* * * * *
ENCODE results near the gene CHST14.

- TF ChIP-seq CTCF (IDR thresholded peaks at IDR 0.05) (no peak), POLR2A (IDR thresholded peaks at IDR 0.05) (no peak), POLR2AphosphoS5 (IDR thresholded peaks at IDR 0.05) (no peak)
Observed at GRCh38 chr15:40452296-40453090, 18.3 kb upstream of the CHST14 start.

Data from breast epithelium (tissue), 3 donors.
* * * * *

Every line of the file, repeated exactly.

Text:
ENCODE results near the gene CHST14.

- TF ChIP-seq CTCF (IDR thresholded peaks at IDR 0.05) (no peak), POLR2A (IDR thresholded peaks at IDR 0.05) (no peak), POLR2AphosphoS5 (IDR thresholded peaks at IDR 0.05) (no peak)
Observed at GRCh38 chr15:40452296-40453090, 18.3 kb upstream of the CHST14 start.

Data from breast epithelium (tissue), 3 donors.